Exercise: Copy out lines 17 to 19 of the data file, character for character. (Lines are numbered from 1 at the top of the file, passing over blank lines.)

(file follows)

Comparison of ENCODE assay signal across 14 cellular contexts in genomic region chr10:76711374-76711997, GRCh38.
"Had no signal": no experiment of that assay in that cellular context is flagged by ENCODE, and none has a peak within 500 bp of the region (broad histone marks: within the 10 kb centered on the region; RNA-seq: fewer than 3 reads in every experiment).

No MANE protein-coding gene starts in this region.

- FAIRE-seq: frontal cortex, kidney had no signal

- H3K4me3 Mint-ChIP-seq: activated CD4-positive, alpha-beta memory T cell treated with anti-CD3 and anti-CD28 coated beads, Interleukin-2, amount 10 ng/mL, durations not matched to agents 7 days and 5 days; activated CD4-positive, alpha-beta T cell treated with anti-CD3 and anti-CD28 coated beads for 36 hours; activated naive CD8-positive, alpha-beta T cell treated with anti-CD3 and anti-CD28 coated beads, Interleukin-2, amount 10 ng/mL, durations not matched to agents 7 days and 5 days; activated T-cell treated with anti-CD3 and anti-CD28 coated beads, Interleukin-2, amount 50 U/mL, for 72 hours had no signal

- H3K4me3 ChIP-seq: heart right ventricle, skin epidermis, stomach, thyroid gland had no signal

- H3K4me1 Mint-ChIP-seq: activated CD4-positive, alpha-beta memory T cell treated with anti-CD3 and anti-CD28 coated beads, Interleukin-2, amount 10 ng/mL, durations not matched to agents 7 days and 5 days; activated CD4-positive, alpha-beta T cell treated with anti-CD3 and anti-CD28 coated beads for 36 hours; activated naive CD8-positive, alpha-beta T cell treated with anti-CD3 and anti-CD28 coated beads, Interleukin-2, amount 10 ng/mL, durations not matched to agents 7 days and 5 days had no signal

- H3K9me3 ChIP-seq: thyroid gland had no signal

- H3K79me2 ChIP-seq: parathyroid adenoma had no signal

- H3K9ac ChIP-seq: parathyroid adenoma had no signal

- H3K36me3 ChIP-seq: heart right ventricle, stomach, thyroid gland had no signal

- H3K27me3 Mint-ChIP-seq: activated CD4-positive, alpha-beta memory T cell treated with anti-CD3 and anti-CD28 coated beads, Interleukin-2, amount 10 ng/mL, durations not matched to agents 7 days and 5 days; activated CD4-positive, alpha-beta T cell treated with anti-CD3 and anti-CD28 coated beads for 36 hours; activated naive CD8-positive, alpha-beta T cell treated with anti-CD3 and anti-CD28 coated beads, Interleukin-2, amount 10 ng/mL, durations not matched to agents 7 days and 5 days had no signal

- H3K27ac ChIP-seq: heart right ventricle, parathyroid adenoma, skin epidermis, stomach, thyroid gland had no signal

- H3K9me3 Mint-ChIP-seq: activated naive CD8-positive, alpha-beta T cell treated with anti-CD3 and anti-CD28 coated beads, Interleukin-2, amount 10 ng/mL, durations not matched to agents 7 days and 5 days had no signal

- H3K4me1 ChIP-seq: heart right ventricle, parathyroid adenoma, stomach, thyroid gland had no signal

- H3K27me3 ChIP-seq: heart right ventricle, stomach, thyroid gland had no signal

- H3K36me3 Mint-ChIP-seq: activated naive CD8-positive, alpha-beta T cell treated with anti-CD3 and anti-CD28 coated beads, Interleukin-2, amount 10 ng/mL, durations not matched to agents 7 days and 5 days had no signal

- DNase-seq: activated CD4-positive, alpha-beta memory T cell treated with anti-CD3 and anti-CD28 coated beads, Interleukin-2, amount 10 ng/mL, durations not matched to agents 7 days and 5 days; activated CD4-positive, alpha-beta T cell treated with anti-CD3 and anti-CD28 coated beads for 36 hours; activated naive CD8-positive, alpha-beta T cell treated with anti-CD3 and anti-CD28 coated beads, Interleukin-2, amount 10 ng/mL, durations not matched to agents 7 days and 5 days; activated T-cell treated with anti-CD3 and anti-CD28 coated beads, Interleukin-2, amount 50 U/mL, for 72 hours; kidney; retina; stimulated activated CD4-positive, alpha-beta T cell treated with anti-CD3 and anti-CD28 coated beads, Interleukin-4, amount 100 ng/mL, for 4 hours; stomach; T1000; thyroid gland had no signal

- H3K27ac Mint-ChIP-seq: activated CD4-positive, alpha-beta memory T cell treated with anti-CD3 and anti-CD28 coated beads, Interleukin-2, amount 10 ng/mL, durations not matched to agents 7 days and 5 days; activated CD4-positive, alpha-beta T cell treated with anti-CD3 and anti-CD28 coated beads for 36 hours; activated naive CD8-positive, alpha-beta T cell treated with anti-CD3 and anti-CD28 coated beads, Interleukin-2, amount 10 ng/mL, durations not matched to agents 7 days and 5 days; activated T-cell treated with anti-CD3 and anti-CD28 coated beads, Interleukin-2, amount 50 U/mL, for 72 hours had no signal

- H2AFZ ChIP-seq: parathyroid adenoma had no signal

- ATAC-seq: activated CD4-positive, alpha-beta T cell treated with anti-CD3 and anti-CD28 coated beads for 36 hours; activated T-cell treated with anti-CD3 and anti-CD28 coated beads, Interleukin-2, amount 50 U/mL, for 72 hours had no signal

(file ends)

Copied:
- H3K36me3 Mint-ChIP-seq: activated naive CD8-positive, alpha-beta T cell treated with anti-CD3 and anti-CD28 coated beads, Interleukin-2, amount 10 ng/mL, durations not matched to agents 7 days and 5 days had no signal

- DNase-seq: activated CD4-positive, alpha-beta memory T cell treated with anti-CD3 and anti-CD28 coated beads, Interleukin-2, amount 10 ng/mL, durations not matched to agents 7 days and 5 days; activated CD4-positive, alpha-beta T cell treated with anti-CD3 and anti-CD28 coated beads for 36 hours; activated naive CD8-positive, alpha-beta T cell treated with anti-CD3 and anti-CD28 coated beads, Interleukin-2, amount 10 ng/mL, durations not matched to agents 7 days and 5 days; activated T-cell treated with anti-CD3 and anti-CD28 coated beads, Interleukin-2, amount 50 U/mL, for 72 hours; kidney; retina; stimulated activated CD4-positive, alpha-beta T cell treated with anti-CD3 and anti-CD28 coated beads, Interleukin-4, amount 100 ng/mL, for 4 hours; stomach; T1000; thyroid gland had no signal

- H3K27ac Mint-ChIP-seq: activated CD4-positive, alpha-beta memory T cell treated with anti-CD3 and anti-CD28 coated beads, Interleukin-2, amount 10 ng/mL, durations not matched to agents 7 days and 5 days; activated CD4-positive, alpha-beta T cell treated with anti-CD3 and anti-CD28 coated beads for 36 hours; activated naive CD8-positive, alpha-beta T cell treated with anti-CD3 and anti-CD28 coated beads, Interleukin-2, amount 10 ng/mL, durations not matched to agents 7 days and 5 days; activated T-cell treated with anti-CD3 and anti-CD28 coated beads, Interleukin-2, amount 50 U/mL, for 72 hours had no signal